An effective, enduring brand is one that knows and conveys its identity very well. Fall prey to distraction and ill judgment and run the risk of losing to the competition. Always, the marketing tenet that reins brands to their identities is having a clear understanding of what the brand stands for. The following roadblocks to creating and sustaining a successful line of products or services impart vital lessons in the ways of branding:
Image Source: makkaoblog.com
1. Extending the brand line without planning and discretion. From being a purveyor of animated clips and full-length movies, Disney became an entertainment empire thanks to line extension. The secret behind its success is focus—every product or venture, from cruise ships to Hannah Montana shirts, is aligned with its intent to provide wholesome entertainment. Harley Davidson got lost along the way, according to the book Brand Failures: The Truth about the 100 Biggest Mistakes of All Time. Instead of moving the legendary motorcycle forward, the line extensions, which had been as weird and off-putting as shampoo and infantwear, obviously just milked the name for all its worth and failed to live up to the brand’s rugged image. Needless to say, many of its loyal customers were alienated.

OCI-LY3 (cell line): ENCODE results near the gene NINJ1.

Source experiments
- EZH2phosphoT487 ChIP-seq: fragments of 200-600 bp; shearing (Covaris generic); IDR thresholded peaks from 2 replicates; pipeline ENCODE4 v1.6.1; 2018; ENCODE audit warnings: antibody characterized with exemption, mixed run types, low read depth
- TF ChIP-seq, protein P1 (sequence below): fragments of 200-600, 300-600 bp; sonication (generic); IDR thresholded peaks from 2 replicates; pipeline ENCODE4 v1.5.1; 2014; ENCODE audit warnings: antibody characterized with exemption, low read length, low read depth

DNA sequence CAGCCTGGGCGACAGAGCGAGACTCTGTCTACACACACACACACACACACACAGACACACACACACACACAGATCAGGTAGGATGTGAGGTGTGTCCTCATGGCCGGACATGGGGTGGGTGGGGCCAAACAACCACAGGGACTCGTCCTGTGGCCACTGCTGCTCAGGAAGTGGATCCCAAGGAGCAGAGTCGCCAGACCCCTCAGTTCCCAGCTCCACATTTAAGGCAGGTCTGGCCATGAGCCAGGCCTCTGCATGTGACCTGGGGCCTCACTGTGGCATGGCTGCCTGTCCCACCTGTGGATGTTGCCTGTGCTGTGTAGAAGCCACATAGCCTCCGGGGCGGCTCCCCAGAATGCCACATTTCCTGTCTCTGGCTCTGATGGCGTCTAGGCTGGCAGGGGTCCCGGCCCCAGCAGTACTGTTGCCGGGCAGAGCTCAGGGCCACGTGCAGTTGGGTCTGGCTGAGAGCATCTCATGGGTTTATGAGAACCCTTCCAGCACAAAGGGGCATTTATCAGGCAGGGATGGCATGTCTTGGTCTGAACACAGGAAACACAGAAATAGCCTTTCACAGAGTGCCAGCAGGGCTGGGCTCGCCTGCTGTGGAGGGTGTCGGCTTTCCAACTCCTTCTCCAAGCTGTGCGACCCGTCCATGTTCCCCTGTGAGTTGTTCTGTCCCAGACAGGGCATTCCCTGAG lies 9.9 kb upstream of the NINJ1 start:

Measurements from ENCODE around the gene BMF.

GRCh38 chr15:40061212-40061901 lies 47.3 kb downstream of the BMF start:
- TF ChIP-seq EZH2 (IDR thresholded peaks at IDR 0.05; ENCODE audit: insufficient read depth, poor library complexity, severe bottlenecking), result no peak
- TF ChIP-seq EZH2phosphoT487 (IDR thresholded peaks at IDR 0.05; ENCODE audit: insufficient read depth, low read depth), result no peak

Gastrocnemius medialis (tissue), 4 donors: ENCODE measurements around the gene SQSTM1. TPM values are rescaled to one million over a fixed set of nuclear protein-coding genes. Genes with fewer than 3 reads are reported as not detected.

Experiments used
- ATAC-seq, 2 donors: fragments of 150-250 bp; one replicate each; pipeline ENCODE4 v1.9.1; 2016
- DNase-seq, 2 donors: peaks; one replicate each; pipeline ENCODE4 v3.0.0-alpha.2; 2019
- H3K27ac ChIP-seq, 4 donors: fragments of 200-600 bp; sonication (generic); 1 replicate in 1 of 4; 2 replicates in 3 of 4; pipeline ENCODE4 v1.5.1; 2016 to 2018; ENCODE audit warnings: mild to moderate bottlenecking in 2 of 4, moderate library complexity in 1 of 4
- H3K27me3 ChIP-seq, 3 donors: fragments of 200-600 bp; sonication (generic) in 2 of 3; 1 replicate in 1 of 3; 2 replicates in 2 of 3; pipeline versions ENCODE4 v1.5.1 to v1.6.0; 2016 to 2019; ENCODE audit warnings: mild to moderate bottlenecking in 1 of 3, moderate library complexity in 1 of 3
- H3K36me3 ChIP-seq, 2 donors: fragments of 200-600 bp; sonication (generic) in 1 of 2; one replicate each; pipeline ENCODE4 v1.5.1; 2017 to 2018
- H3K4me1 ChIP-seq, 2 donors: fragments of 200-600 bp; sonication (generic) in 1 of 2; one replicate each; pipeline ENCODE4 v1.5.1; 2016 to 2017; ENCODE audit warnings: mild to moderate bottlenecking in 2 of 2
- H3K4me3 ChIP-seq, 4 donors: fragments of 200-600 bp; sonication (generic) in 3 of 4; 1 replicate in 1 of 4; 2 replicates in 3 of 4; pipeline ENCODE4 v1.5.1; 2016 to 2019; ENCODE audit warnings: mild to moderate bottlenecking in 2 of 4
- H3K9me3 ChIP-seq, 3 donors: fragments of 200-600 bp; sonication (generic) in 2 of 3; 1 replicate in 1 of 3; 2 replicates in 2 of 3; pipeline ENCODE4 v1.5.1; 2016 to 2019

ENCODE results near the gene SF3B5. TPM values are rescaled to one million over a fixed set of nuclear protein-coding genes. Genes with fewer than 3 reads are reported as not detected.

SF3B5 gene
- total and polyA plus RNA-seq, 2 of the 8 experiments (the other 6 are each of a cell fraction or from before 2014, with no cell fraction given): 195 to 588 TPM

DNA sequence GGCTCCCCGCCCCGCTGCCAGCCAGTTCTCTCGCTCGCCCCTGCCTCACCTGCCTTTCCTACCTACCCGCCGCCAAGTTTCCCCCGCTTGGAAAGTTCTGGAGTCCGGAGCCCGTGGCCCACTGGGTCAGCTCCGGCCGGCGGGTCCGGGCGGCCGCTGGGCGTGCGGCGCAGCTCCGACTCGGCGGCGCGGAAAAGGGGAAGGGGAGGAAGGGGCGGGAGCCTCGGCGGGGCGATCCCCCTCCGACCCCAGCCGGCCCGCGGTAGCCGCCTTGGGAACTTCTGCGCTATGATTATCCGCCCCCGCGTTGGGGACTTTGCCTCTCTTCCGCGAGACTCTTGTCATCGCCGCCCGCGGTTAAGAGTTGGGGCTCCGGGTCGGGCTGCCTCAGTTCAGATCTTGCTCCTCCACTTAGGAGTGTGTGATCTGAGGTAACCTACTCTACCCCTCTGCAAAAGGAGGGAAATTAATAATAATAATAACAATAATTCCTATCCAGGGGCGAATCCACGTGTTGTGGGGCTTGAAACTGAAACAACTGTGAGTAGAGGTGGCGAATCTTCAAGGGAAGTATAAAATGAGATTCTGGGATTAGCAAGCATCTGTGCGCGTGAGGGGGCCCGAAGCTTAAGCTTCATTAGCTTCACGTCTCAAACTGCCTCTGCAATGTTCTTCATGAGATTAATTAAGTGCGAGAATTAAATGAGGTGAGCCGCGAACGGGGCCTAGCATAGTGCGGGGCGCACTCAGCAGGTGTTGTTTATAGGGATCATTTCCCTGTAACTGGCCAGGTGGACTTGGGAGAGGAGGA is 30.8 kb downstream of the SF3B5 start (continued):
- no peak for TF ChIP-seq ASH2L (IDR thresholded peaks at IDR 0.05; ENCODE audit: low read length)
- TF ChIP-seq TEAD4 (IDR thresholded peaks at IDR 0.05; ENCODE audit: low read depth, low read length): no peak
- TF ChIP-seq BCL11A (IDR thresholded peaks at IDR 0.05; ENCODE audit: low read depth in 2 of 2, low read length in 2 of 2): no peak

Image Source: johnspencerellis.com
2. Being way too silent. “As a brand, you are what you say or do,” says Entrepreneur contributor Neil Patel. There is no messaging worse than not saying anything at all about the product or service. Hence, the wheels of marketing should always be set in motion, rolling out ads, blogs, social media content, and email alerts, among others. Bear the aphorism in mind: “Out of sight, out of mind.” A prolonged absence in the spheres of both traditional and new media translates to diminished consumer consciousness, increased brand disengagement, and flatlining sales.
Image Source: glendemands.com
3. Making costly mistakes in social media. Always, social media content should be fresh, sincere, and tastefully crafted. Brands like DiGIorno and Bank of America had to learn this lesson the hard way. The former associated its brand with the hashtag #WhyIStayed—used last year to spark conversation on domestic violence—by cracking an insensitive joke that invited a cascade of social media fury. Likewise, the latter suffered a virtual beating after dissatisfied clients underscored its ineffectual practice of handling social media queries with automated messages instead of sincere, real-time solutions. Social media gaffes spread like wildfire; a brand can get away with such oversight by issuing an apology, but it is better to have a game plan for preventing them in the first place.